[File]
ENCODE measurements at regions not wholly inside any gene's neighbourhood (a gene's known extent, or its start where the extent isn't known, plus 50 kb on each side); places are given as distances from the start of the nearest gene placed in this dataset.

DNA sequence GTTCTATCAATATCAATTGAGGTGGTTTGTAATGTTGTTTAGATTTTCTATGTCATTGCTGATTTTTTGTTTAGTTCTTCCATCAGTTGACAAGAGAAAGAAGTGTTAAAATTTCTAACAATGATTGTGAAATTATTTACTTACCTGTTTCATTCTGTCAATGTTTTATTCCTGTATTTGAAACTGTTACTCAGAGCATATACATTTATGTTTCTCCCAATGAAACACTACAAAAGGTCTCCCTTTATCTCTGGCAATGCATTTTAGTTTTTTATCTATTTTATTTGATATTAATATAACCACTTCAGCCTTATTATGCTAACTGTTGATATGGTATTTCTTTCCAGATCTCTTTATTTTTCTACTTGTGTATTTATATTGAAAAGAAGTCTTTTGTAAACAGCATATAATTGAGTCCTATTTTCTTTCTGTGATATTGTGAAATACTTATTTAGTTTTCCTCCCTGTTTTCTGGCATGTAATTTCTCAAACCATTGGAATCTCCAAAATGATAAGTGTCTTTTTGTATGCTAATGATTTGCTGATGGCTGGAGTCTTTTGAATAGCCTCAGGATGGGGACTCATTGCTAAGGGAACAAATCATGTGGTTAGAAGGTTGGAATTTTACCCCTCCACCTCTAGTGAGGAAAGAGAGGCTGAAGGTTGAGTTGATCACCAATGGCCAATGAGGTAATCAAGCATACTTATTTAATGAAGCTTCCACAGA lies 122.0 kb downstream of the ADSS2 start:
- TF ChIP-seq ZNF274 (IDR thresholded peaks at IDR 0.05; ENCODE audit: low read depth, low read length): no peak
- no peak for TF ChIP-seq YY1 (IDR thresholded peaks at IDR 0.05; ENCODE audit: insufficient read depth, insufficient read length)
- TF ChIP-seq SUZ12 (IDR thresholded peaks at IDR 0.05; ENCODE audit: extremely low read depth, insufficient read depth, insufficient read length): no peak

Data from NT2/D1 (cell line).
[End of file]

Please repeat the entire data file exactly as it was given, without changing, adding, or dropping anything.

ENCODE measurements at regions not wholly inside any gene's neighbourhood (a gene's known extent, or its start where the extent isn't known, plus 50 kb on each side); places are given as distances from the start of the nearest gene placed in this dataset.

DNA sequence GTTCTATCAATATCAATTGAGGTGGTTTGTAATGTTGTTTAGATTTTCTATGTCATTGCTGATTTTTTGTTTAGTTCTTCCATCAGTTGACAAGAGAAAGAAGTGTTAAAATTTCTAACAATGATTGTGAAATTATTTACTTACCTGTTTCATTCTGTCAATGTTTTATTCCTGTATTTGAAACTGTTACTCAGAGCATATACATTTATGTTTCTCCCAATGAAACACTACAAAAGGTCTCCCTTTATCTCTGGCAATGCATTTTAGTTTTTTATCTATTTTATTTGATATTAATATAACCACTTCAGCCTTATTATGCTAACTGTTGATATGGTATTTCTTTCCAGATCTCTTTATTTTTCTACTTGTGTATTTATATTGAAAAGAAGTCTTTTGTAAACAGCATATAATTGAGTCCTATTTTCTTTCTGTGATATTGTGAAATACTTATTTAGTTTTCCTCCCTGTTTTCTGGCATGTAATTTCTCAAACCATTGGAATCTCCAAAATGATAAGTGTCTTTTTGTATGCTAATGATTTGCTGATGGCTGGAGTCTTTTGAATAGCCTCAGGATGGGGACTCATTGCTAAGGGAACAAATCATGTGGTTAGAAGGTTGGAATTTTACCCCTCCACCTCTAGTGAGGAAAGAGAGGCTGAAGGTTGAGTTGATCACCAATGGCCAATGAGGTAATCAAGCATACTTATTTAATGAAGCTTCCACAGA lies 122.0 kb downstream of the ADSS2 start:
- TF ChIP-seq ZNF274 (IDR thresholded peaks at IDR 0.05; ENCODE audit: low read depth, low read length): no peak
- no peak for TF ChIP-seq YY1 (IDR thresholded peaks at IDR 0.05; ENCODE audit: insufficient read depth, insufficient read length)
- TF ChIP-seq SUZ12 (IDR thresholded peaks at IDR 0.05; ENCODE audit: extremely low read depth, insufficient read depth, insufficient read length): no peak

Data from NT2/D1 (cell line).